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Men’s hoops team hopes for more offense against Hoosiers

When it comes to offense, Minnesota’s men’s basketball team usually has little to worry about.

For the past two years, the Gophers have finished in first or second place in overall Big Ten offense and have continually boasted three players with a scoring average per game near or above double-digits.

But in the midst of a 0-4 conference start – the team’s worst since 1988 – offense isn’t as strong as it was.

While the Big Ten’s overall statistics show the offense hasn’t been as efficient recently, Gophers point guard Adam Boone admits the Gophers have been struggling on offense.

“There is no doubt about it,” Boone said. “We have been out of sync. I think we are starting to come out of it.”

And starting with Saturday’s game against Indiana, Minnesota (8-8, 0-4 Big Ten) hopes to use an improved offense to earn its first Big Ten win of the season.

There have been many concerns on the offensive end since the Gophers lost their Big Ten opener Jan. 7 at Penn State.

En route to averaging only 67.3 points per game (fifth most in the conference), the Gophers have struggled shooting the ball, had extended stretches without scoring and, at times, have tended to play one-on-one basketball as opposed to a team-oriented style of play.

Opposing teams have thrown zone defenses at the Gophers in hopes of shutting down freshman forward Kris Humphries.

With more room to maneuver from long-range, Minnesota has shot the ball poorly from beyond the arc. Its 29.9 percentage in the conference ranks ninth out of 11 schools.

Individually, Boone (31.9 percent) and senior Michael Bauer (29.9 percent) have struggled, leaving the Gophers without a consistent threat.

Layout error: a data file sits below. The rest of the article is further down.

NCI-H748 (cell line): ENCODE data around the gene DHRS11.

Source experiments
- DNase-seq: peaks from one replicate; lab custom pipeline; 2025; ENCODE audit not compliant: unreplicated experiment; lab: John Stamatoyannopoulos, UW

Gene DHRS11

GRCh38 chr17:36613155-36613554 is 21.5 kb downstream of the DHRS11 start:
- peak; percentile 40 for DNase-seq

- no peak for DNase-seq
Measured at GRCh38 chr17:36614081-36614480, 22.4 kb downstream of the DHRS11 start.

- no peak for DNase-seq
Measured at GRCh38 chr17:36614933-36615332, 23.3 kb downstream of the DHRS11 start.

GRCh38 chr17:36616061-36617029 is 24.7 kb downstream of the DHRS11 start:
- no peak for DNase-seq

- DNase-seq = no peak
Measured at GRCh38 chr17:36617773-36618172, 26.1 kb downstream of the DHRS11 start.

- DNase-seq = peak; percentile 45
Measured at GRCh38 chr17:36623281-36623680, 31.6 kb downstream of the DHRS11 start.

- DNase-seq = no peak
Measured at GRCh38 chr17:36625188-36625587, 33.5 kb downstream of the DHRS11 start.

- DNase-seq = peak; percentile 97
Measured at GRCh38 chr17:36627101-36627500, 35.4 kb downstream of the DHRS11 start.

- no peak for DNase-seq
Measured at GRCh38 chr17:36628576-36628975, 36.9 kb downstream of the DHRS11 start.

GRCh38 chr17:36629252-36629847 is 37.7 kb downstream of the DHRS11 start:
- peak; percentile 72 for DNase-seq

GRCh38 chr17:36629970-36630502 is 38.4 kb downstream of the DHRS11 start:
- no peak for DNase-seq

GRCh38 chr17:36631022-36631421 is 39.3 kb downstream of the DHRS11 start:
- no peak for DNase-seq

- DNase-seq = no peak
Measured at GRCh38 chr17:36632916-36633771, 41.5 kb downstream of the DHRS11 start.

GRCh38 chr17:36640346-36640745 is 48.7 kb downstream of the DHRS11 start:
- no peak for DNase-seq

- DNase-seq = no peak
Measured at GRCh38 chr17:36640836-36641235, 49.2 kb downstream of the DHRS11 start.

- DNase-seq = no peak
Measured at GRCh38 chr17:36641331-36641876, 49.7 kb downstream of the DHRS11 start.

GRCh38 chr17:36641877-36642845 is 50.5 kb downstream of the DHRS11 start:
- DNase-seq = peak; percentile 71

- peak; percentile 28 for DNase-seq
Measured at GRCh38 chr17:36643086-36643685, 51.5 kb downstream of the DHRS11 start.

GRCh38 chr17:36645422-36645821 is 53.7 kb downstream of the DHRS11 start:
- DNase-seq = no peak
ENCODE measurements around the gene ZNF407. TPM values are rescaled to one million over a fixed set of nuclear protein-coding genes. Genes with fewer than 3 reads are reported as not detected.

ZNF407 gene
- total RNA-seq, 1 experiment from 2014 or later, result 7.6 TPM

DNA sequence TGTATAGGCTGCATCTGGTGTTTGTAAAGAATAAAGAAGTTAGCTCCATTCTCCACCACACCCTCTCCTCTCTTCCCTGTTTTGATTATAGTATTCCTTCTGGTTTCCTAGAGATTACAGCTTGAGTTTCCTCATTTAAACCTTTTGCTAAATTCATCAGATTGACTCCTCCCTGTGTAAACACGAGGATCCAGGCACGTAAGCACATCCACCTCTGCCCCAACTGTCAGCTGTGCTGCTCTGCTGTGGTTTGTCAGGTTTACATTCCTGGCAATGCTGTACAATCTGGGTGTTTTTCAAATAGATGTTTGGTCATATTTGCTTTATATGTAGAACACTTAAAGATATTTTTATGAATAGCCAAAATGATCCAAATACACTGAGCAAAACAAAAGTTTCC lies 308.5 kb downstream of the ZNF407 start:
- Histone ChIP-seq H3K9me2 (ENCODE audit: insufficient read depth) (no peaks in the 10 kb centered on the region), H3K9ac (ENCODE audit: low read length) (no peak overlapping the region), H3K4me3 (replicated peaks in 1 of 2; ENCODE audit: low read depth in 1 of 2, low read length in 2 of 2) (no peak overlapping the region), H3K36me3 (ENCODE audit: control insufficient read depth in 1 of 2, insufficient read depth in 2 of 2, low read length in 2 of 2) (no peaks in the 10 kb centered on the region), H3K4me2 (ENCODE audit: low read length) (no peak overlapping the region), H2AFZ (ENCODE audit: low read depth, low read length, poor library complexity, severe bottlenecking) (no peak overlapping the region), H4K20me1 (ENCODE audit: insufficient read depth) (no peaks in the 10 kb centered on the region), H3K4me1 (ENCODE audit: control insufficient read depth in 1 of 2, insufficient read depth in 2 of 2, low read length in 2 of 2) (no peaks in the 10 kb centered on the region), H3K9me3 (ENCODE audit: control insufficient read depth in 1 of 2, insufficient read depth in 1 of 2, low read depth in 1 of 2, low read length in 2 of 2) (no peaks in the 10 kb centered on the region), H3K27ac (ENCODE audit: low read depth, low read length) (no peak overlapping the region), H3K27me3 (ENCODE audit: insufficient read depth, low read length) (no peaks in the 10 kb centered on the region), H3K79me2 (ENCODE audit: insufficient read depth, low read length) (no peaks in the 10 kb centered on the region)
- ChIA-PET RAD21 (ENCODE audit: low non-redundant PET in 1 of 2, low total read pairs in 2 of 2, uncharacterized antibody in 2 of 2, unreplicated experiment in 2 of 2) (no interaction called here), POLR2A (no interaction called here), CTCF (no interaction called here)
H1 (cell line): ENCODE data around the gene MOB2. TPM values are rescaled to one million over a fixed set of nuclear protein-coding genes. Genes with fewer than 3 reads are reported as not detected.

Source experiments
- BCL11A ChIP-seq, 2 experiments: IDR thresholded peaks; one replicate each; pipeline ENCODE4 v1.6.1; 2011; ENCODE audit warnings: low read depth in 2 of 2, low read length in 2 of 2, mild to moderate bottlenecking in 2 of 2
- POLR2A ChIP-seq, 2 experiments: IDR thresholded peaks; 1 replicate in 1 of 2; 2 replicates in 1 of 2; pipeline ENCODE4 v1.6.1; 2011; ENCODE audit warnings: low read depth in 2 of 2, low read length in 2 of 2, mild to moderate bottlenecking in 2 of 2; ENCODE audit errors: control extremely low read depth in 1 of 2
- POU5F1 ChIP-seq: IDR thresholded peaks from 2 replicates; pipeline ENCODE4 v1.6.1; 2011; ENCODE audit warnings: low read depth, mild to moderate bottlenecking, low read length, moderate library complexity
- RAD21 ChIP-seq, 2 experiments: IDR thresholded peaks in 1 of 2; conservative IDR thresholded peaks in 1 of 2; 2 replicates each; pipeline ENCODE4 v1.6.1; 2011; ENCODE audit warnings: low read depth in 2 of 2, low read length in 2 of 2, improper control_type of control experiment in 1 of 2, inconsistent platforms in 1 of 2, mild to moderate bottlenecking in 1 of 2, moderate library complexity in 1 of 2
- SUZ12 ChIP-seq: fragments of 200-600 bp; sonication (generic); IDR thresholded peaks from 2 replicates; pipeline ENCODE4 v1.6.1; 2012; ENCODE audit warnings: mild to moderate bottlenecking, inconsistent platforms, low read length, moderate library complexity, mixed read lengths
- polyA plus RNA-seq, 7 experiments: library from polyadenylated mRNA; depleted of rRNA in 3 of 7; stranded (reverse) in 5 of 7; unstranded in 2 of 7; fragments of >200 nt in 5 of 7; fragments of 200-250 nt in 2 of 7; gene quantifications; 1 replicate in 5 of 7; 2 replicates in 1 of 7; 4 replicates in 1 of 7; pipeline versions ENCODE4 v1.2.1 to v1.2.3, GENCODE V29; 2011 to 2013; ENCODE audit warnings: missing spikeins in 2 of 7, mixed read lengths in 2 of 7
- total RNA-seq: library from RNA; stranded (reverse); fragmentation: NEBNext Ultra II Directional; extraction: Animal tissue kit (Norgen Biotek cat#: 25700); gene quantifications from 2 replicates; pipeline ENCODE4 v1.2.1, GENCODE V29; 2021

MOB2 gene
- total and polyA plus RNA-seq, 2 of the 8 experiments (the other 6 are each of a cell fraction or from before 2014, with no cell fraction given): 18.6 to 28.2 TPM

“We shot 39 percent (Wednesday night at Purdue) and I thought we were on fire,” Gophers coach Dan Monson said. “I am serious. It felt good.”

Against the Boilermakers, Humphries took an elbow to his left eye. The swelling has gone down and the forward will not be limited in practice, but it highlights the attention he receives in the post.

“I am obviously the focal point of everyone’s defense,” Humphries said. “I am going to get more contact and take more hits than anyone on the team. I just got to continue to play through it.”

Against the Boilermakers, the team took away Minnesota’s passing lanes, forcing the Gophers to play more of a one-on-one style.

And while the Gophers got back into the game in the second half, Boone, for one, believes the Gophers succeed better as a team.

“There is a time and a place for an individual play,” Boone said. “I think we are better in a team game. There are only so many times you can go one-on-one. We balance it very well and it’s something we have to take into the future.”

For an example of how an improved offense can turn losses into wins, the Gophers should look to the Hoosiers.

Indiana (9-6, 3-1) struggled earlier in the year but has won its last three Big Ten games thanks to more scoring.

“We are making shots now,” Hoosiers coach Mike Davis said. “When you are shooting 29 or 30 percent and some of your key guys are not scoring at all, it is tough to win games.”

Since the Big Ten season began, Minnesota has adjusted its starting lineup and attempted at not taking as many three-point shots.

And the game against Purdue indicates the Gophers’ patience on offense is improving.

“It is contagious,” Boone said. “But it works both ways. It shouldn’t happen like that but when guys aren’t shooting, no one seems to be able to score. We go into a shell and are passive, but I think we are starting to come out of it.”

In early January, the Gophers still have confidence in each others ability to make open – and contested – shots.

Against Purdue, Boone made three of his five three-point shots and Minnesota turned a 15-point halftime deficit into a tie game late in the second half.

The Gophers also believe it is only a matter of time before they start making their shots.

And that could be the best solution of all.

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